Twitter is a different kind of beast. Using Twitter, you can establish yourself in networks that are actually interested in you (they “follow” you). By adding tweets that are relevant and link to your site, you could generate a small following for your business.
Be warned however that social media rarely leads to actual sales. A serious prospect would more likely find your business in a search engine or advertisement.
4. Pay for Traffic
The monolith we know as Google makes millions out of this every year. Website owners, just like you, pay Google AdWords for link placement on the right hand of the screen in relevant Google search results. This is known as Pay per Click. When potential visitors click on your Google AdWords, you pay Google a specified amount. If you choose this method to drive traffic to your site, be sure to limit your monthly expenditure or it could prove very costly. I personally ignore these AdWords so as a website owner; I tend to use other free methods instead.
3. Reciprocal Linkage
Links to your site from others are very important for two reasons. One, they get traffic for your site and two, they push up your Google PageRank (see my previous post for more information). Reciprocal links are very easy to set up – simply contact other webmasters in your industry or client base and offer to link to their site if they link to yours. Example: One of my clients, Bluewater Harbour Motel, is setting up a links page for accommodation around Australia and asking other sites to do the same. Not in the immediate area of course, that could be detrimental to business. Best of all, once the page has been set up, reciprocal linking is free!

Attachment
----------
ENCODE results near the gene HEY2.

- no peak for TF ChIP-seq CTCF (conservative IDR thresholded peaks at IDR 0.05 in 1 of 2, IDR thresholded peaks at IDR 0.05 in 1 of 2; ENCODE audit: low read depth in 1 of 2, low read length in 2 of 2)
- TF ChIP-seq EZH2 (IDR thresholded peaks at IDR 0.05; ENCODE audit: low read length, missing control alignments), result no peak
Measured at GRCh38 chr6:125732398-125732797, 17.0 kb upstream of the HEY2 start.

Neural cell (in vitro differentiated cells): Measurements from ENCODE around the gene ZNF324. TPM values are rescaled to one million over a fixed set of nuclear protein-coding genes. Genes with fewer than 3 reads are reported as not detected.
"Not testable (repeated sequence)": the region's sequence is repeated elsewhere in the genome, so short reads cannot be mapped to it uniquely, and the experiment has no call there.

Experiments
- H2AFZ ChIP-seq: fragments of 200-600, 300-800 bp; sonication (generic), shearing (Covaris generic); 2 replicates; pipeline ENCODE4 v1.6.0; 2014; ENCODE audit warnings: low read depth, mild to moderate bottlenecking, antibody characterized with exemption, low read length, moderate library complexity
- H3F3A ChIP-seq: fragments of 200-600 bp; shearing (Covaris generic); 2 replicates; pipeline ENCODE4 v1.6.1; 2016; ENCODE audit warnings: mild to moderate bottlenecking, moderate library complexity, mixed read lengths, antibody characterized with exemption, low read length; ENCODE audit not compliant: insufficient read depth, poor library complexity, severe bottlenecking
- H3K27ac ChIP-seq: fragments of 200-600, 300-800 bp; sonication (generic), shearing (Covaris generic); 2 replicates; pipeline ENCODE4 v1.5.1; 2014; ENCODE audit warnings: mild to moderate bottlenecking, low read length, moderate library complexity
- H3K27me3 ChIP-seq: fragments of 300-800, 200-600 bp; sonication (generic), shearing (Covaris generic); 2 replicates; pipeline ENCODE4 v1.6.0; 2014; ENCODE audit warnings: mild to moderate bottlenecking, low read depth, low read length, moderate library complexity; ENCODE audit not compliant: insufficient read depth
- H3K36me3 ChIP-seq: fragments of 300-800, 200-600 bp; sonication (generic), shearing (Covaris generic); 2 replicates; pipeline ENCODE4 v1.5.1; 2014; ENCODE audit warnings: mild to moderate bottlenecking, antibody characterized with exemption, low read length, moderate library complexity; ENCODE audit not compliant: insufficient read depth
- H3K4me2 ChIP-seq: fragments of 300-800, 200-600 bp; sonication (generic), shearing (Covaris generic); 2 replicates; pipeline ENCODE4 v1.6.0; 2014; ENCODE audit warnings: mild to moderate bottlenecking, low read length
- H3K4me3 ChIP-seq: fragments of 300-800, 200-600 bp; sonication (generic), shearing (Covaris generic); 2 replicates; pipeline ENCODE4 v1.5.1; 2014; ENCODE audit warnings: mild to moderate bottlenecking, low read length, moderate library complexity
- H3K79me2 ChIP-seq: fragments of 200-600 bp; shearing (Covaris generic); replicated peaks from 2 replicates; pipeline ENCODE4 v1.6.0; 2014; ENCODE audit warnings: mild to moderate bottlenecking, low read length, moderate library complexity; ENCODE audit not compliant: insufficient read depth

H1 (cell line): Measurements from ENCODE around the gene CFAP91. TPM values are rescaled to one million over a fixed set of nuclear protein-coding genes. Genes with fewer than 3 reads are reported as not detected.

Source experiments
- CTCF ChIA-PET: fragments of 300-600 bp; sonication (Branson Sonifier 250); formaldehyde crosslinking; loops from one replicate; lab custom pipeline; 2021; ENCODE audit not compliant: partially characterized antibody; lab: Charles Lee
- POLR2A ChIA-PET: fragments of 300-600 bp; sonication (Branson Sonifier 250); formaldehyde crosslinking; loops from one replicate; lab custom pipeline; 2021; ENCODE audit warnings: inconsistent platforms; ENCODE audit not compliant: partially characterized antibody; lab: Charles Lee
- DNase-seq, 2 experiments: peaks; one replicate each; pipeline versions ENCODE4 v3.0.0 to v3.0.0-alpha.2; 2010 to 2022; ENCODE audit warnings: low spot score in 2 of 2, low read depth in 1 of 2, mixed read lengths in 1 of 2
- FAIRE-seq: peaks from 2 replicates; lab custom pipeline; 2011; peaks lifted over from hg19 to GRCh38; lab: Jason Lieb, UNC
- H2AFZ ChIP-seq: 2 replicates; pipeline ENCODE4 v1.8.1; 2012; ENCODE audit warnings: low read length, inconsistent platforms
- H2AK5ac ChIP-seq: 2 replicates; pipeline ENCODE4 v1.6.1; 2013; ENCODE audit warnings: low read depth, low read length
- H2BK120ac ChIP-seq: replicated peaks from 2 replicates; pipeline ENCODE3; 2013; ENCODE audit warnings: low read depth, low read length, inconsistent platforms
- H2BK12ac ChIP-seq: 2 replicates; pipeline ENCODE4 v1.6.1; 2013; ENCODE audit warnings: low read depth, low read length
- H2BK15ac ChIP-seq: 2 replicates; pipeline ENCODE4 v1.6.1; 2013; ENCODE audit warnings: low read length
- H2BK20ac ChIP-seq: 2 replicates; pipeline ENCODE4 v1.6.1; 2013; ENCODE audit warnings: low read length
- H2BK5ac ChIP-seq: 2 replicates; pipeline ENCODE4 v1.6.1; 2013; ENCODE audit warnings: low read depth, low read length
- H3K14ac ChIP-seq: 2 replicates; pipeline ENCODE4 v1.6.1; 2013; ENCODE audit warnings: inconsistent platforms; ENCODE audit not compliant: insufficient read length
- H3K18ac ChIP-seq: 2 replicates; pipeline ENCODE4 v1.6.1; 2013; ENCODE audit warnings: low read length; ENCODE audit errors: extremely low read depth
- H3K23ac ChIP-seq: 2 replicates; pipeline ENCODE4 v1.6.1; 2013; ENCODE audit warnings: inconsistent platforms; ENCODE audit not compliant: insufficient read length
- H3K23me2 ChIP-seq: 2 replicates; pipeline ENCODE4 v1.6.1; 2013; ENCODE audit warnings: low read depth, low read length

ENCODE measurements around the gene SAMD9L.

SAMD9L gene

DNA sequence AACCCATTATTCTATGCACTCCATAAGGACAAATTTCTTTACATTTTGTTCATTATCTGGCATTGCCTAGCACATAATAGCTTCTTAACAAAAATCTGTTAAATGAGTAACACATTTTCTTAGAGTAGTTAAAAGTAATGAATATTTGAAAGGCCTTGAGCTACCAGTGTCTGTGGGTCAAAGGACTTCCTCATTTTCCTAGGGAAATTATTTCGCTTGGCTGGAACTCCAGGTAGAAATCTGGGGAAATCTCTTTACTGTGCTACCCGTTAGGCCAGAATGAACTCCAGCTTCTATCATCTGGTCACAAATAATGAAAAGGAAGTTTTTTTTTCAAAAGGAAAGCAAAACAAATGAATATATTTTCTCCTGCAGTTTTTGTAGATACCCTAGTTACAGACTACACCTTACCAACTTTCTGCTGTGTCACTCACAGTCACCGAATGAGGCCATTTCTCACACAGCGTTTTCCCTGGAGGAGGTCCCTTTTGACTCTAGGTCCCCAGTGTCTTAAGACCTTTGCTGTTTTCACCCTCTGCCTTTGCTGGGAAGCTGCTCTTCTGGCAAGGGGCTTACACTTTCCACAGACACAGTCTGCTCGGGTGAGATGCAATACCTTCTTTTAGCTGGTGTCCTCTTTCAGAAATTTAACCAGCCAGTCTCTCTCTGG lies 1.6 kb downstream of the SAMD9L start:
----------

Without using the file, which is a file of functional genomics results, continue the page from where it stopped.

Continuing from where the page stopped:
2. Return Traffic
Give your site visitors something to return for. If you write quality articles in your blog regularly, you may encourage return visits. If you are a photography site, allow monthly calendars featuring your photos to be downloaded as desktop wallpapers. Conduct polls, forums, online meetings, anything to encourage people to return. Regular visitors will pass on your links to their contacts and you will benefit from the snowball effect.